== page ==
 We consider all the possible moving directions of the
current packet carrier at intersection i.
   How to compute P2,3 ?
Pij' : forwardingprobability
Moving Direction-1       that the packet carrier at i can
Moving Direction-3    Moving Direction-2
forward its packet to another
carrier moving towards j.
Packet Delivery
Direction
Expected Delivery Delay
13
    Limitation of EDD at Intersection
 The vehicle trajectory is not used to     They are very close to
compute the EDD.                               each other.
 Node1 and Node2 have the same EDD regardless of their
different trajectories.
 Thus, we cannot determine which node is a better next carrier.

    How to involve the vehicle trajectory into EDD computation?
 The main idea is to divide the delivery process recursively into
two steps:
1.    The packet forwarding process at the current carrier.
2.    The packet carry process by the current carrier.
Expected Delivery Delay for
Vehicle Trajectory (TBD Model)
14

   Vehicle Trajectory: 1  2  3

 Case 1: The packet is forwarded at intersection 1.
 Case 2: The packet is carried to intersection 2 and
is forwarded at intersection 2.
 Case 3: The packet is carried to intersection 3 and
is forwarded at intersection 3.
Expected Delivery Delay for
Vehicle Trajectory
15

D  P ', 2 D1, 2  P ',6 D1,6
1              1

 P c2 (C1, 2  P2' ,1D2,1  P2' ,3 D2,3  P2' ,7 D2,7 )
1,

 P c2 P2c,3 (C1,3  P3', 2 D3, 2  P3', 4 D3, 4  P3',8 D3,8 )
1,
'
where Pi,j : forwarding probability for (i, j),
Picj : carry probability for (i, j), and
,

C1,k : carry delay for path 1  k.
Forwarding Protocol
16

   TBD Forwarding Rule
 Within a connected component, packets are forwarded
to the vehicle with a minimum EDD.
Performance Evaluation
17

   Evaluation Setting
 Performance    Metric: Average Delivery Delay
 Parameters: (i) Vehicular traffic density, (ii) Vehicle speed,
and (iii) Vehicle speed deviation.

   Simulation Environments
 36-intersection road network (4.2 miles X 3.7 miles)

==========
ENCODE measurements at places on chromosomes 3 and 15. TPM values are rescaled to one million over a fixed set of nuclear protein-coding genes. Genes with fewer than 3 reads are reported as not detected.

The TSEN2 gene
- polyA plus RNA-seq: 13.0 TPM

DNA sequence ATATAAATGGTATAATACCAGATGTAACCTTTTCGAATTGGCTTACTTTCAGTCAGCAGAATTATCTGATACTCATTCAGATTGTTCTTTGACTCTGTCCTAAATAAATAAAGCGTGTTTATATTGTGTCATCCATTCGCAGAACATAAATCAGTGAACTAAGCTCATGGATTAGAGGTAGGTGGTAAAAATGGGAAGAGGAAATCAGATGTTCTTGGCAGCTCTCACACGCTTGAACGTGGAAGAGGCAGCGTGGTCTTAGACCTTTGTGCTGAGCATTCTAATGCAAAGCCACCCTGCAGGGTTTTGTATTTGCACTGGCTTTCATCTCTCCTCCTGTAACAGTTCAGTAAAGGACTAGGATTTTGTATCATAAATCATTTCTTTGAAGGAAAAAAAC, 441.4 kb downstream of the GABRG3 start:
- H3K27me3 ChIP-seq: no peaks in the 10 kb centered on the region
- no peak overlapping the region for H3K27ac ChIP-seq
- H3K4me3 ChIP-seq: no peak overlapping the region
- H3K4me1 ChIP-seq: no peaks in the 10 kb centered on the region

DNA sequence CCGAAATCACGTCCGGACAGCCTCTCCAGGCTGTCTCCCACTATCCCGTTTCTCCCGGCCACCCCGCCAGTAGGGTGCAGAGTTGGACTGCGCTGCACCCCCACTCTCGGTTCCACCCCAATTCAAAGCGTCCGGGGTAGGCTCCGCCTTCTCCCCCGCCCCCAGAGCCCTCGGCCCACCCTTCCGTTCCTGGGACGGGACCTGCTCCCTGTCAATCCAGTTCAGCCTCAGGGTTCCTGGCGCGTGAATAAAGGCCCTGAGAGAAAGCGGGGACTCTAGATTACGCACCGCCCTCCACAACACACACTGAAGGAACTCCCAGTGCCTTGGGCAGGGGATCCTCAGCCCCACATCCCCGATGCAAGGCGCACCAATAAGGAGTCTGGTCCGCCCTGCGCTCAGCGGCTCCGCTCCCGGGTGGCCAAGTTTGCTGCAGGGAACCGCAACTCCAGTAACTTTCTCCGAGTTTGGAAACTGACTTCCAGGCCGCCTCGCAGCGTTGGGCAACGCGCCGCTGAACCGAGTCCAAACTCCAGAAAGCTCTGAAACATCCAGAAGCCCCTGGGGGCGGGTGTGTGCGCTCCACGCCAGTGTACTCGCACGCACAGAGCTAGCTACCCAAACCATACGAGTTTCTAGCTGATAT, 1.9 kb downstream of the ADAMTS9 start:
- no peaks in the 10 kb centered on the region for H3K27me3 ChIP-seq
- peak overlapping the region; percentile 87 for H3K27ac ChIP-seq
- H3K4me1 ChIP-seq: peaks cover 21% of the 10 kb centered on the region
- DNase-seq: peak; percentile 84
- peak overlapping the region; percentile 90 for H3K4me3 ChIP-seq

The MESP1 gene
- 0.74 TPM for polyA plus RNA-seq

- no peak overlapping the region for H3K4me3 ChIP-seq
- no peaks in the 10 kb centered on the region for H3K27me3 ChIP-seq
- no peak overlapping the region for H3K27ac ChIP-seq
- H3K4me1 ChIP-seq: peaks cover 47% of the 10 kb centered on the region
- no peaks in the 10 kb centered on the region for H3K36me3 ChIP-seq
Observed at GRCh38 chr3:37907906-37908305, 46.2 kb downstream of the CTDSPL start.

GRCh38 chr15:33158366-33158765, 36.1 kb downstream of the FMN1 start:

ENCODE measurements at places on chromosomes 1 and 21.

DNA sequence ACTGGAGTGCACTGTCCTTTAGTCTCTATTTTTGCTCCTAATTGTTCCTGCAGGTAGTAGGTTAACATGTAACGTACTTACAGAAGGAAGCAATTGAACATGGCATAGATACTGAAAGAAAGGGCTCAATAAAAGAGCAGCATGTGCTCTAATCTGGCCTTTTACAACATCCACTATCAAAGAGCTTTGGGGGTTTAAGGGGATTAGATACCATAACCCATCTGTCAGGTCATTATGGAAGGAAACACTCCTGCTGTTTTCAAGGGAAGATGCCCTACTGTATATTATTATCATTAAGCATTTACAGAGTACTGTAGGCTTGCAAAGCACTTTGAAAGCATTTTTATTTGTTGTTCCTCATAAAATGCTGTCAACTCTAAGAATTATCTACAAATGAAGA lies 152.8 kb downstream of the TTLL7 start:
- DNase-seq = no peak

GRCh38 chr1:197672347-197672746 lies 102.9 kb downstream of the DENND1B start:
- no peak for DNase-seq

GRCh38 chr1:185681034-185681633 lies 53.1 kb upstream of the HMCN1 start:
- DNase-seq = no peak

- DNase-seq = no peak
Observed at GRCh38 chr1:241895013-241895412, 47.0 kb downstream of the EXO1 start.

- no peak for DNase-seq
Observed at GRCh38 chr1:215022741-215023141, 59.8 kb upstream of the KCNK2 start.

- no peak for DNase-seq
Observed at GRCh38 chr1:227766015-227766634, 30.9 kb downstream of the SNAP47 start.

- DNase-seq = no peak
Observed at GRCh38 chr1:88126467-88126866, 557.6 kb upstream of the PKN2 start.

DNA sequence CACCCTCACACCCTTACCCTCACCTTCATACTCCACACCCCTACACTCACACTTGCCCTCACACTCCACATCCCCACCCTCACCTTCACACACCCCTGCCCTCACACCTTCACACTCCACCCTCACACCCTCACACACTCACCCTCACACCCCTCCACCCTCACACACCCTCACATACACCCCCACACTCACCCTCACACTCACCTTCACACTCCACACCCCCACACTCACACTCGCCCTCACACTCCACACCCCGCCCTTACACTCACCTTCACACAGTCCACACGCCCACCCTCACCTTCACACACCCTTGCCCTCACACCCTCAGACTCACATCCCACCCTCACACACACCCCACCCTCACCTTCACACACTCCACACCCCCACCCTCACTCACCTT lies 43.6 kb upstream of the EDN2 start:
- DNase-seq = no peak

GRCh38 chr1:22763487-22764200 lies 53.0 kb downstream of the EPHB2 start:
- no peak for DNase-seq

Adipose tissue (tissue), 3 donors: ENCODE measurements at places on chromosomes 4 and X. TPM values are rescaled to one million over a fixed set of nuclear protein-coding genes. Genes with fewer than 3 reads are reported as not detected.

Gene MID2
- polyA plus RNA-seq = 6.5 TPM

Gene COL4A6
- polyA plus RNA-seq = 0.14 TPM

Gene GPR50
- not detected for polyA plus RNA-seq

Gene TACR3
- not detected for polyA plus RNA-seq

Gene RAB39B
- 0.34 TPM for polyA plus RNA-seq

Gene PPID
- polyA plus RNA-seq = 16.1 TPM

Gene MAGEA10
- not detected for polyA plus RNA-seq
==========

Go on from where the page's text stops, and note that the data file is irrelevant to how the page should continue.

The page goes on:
 Vehicle mobility model: Random-Way Point
 Vehicle speed distribution: N(40,5) MPH
 Communication range: 200 meters
 Time-To-Live (TTL): infinite (i.e., no timeout)
Average Delivery Delay Comparison
18

TBD outperforms VADD under the light traffic, such 20~50 vehicles.

As the traffic density increases, two schemes are converged.
Conclusion
19

   In this talk, the data forwarding scheme called TBD is
introduced based on the vehicle trajectory:
   Data Forwarding from Vehicle to AP.

   Also, the link delay model is introduced for TBD data
forwarding scheme:
   This link delay model can be used for other VANET routing or
forwarding schemes.

   As future work, the multiple-hop Internet access will be
investigated in the vehicular networks:
   Vehicle trajectory will be used for the data forwarding for the
Internet access.
Future Work: Reverse Data Forwarding
for Internet Access
20

Target Point
Challenge in Reverse Data Forwarding
21

   As packet destination, the vehicle is moving, not static.
 The packet from AP needs to be delivered to the vehicle,
considering the rendezvous point along the vehicle trajectory.

 The reason of the
target missing?
 Inaccurate estimation
of the vehicle arrival
Target Point
 How to provide this
Target                       reverse forwarding?
Missing!